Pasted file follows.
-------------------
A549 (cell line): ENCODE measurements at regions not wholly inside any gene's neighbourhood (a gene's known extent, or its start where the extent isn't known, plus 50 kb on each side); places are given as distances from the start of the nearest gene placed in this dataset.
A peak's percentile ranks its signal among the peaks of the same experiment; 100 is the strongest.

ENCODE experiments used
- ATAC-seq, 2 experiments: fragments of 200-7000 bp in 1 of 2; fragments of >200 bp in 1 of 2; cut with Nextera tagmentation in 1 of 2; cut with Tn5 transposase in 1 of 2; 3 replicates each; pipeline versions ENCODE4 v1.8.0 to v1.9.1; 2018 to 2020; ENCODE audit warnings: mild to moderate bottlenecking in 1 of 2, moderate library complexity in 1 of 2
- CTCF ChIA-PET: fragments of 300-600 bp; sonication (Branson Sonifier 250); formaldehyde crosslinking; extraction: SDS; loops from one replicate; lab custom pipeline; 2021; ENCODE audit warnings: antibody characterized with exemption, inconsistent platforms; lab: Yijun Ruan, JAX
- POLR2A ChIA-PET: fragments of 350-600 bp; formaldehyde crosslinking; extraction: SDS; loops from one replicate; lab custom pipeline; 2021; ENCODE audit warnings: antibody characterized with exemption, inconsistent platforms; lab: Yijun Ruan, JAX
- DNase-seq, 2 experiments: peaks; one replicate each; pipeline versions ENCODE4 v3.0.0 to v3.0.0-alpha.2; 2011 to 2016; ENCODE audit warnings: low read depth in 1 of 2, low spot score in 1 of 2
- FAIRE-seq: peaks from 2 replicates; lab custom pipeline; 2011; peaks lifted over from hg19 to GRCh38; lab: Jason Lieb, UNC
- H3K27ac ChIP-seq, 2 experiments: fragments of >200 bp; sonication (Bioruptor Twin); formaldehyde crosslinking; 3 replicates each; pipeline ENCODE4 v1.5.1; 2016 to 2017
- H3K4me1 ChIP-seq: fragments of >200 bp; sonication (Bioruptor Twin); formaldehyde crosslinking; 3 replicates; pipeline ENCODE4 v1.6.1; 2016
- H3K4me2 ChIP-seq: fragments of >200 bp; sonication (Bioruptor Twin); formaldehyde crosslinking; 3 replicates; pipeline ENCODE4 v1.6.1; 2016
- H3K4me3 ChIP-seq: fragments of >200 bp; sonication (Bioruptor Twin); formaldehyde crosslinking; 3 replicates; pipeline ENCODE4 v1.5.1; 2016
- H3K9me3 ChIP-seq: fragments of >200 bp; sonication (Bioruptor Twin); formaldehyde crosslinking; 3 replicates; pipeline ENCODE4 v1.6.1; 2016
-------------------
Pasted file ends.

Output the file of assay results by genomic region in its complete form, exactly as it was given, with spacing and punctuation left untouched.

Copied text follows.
A549 (cell line): ENCODE measurements at regions not wholly inside any gene's neighbourhood (a gene's known extent, or its start where the extent isn't known, plus 50 kb on each side); places are given as distances from the start of the nearest gene placed in this dataset.
A peak's percentile ranks its signal among the peaks of the same experiment; 100 is the strongest.

ENCODE experiments used
- ATAC-seq, 2 experiments: fragments of 200-7000 bp in 1 of 2; fragments of >200 bp in 1 of 2; cut with Nextera tagmentation in 1 of 2; cut with Tn5 transposase in 1 of 2; 3 replicates each; pipeline versions ENCODE4 v1.8.0 to v1.9.1; 2018 to 2020; ENCODE audit warnings: mild to moderate bottlenecking in 1 of 2, moderate library complexity in 1 of 2
- CTCF ChIA-PET: fragments of 300-600 bp; sonication (Branson Sonifier 250); formaldehyde crosslinking; extraction: SDS; loops from one replicate; lab custom pipeline; 2021; ENCODE audit warnings: antibody characterized with exemption, inconsistent platforms; lab: Yijun Ruan, JAX
- POLR2A ChIA-PET: fragments of 350-600 bp; formaldehyde crosslinking; extraction: SDS; loops from one replicate; lab custom pipeline; 2021; ENCODE audit warnings: antibody characterized with exemption, inconsistent platforms; lab: Yijun Ruan, JAX
- DNase-seq, 2 experiments: peaks; one replicate each; pipeline versions ENCODE4 v3.0.0 to v3.0.0-alpha.2; 2011 to 2016; ENCODE audit warnings: low read depth in 1 of 2, low spot score in 1 of 2
- FAIRE-seq: peaks from 2 replicates; lab custom pipeline; 2011; peaks lifted over from hg19 to GRCh38; lab: Jason Lieb, UNC
- H3K27ac ChIP-seq, 2 experiments: fragments of >200 bp; sonication (Bioruptor Twin); formaldehyde crosslinking; 3 replicates each; pipeline ENCODE4 v1.5.1; 2016 to 2017
- H3K4me1 ChIP-seq: fragments of >200 bp; sonication (Bioruptor Twin); formaldehyde crosslinking; 3 replicates; pipeline ENCODE4 v1.6.1; 2016
- H3K4me2 ChIP-seq: fragments of >200 bp; sonication (Bioruptor Twin); formaldehyde crosslinking; 3 replicates; pipeline ENCODE4 v1.6.1; 2016
- H3K4me3 ChIP-seq: fragments of >200 bp; sonication (Bioruptor Twin); formaldehyde crosslinking; 3 replicates; pipeline ENCODE4 v1.5.1; 2016
- H3K9me3 ChIP-seq: fragments of >200 bp; sonication (Bioruptor Twin); formaldehyde crosslinking; 3 replicates; pipeline ENCODE4 v1.6.1; 2016